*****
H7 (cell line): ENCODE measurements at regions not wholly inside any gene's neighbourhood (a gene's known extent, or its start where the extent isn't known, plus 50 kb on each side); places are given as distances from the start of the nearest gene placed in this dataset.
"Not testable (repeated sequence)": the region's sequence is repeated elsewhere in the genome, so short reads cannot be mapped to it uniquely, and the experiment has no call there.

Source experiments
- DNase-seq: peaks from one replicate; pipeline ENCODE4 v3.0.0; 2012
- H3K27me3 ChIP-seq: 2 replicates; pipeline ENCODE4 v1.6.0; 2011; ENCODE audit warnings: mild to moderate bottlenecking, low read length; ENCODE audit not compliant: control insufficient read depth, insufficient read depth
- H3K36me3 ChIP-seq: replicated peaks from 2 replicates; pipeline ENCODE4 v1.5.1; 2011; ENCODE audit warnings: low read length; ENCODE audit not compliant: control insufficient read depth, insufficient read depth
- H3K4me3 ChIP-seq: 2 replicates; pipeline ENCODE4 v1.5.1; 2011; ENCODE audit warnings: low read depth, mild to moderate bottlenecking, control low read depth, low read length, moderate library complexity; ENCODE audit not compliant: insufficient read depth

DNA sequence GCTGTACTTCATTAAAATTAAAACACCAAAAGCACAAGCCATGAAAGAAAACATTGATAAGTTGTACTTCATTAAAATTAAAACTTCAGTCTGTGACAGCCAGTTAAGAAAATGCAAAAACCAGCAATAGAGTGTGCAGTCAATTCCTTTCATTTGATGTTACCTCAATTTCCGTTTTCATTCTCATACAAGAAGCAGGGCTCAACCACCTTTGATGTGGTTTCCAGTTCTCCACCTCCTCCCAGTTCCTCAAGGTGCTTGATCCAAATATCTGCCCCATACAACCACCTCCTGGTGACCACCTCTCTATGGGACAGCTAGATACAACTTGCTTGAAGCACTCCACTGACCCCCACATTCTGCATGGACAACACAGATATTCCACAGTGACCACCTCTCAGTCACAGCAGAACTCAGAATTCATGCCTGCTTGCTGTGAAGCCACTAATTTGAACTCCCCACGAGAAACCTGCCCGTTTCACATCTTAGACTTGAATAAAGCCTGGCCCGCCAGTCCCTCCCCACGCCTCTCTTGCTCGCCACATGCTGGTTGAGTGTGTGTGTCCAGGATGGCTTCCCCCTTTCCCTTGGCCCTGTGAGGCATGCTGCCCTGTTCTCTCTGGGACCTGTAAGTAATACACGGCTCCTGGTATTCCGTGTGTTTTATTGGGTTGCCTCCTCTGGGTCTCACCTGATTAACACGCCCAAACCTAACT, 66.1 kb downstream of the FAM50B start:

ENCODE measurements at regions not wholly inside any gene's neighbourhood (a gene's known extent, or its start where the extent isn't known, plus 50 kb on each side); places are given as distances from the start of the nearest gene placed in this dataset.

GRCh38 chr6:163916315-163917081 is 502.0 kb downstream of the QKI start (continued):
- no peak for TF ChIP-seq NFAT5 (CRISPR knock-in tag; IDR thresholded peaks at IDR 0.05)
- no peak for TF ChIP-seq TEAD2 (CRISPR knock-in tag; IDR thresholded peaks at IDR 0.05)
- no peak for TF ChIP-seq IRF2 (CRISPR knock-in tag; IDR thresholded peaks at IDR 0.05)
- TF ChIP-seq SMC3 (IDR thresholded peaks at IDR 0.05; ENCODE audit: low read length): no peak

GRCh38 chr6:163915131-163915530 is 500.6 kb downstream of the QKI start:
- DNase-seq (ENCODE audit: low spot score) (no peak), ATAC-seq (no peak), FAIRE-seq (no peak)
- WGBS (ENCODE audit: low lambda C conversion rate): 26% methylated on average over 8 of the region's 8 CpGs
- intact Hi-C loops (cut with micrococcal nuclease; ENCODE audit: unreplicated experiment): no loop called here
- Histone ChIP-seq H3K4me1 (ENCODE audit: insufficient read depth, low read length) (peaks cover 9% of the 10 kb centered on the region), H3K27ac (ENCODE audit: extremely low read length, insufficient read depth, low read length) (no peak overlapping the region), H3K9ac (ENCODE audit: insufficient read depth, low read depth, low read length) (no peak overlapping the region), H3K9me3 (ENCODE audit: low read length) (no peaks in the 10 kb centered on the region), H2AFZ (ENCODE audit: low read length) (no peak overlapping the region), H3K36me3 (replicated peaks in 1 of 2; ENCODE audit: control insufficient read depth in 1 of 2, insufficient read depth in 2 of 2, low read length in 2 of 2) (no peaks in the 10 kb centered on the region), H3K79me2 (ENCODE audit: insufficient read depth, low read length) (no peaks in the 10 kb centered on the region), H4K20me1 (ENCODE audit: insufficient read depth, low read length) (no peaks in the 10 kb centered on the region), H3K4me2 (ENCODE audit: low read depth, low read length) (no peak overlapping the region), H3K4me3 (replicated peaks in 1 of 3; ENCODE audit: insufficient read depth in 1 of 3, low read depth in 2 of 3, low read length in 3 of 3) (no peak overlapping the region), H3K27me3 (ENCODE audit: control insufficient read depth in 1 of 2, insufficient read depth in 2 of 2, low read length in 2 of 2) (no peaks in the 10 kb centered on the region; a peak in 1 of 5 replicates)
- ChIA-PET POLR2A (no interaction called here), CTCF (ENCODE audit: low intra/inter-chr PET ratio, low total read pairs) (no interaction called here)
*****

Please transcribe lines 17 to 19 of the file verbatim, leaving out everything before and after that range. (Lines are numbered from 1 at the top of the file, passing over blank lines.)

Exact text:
- WGBS (ENCODE audit: low lambda C conversion rate): 26% methylated on average over 8 of the region's 8 CpGs
- intact Hi-C loops (cut with micrococcal nuclease; ENCODE audit: unreplicated experiment): no loop called here
- Histone ChIP-seq H3K4me1 (ENCODE audit: insufficient read depth, low read length) (peaks cover 9% of the 10 kb centered on the region), H3K27ac (ENCODE audit: extremely low read length, insufficient read depth, low read length) (no peak overlapping the region), H3K9ac (ENCODE audit: insufficient read depth, low read depth, low read length) (no peak overlapping the region), H3K9me3 (ENCODE audit: low read length) (no peaks in the 10 kb centered on the region), H2AFZ (ENCODE audit: low read length) (no peak overlapping the region), H3K36me3 (replicated peaks in 1 of 2; ENCODE audit: control insufficient read depth in 1 of 2, insufficient read depth in 2 of 2, low read length in 2 of 2) (no peaks in the 10 kb centered on the region), H3K79me2 (ENCODE audit: insufficient read depth, low read length) (no peaks in the 10 kb centered on the region), H4K20me1 (ENCODE audit: insufficient read depth, low read length) (no peaks in the 10 kb centered on the region), H3K4me2 (ENCODE audit: low read depth, low read length) (no peak overlapping the region), H3K4me3 (replicated peaks in 1 of 3; ENCODE audit: insufficient read depth in 1 of 3, low read depth in 2 of 3, low read length in 3 of 3) (no peak overlapping the region), H3K27me3 (ENCODE audit: control insufficient read depth in 1 of 2, insufficient read depth in 2 of 2, low read length in 2 of 2) (no peaks in the 10 kb centered on the region; a peak in 1 of 5 replicates)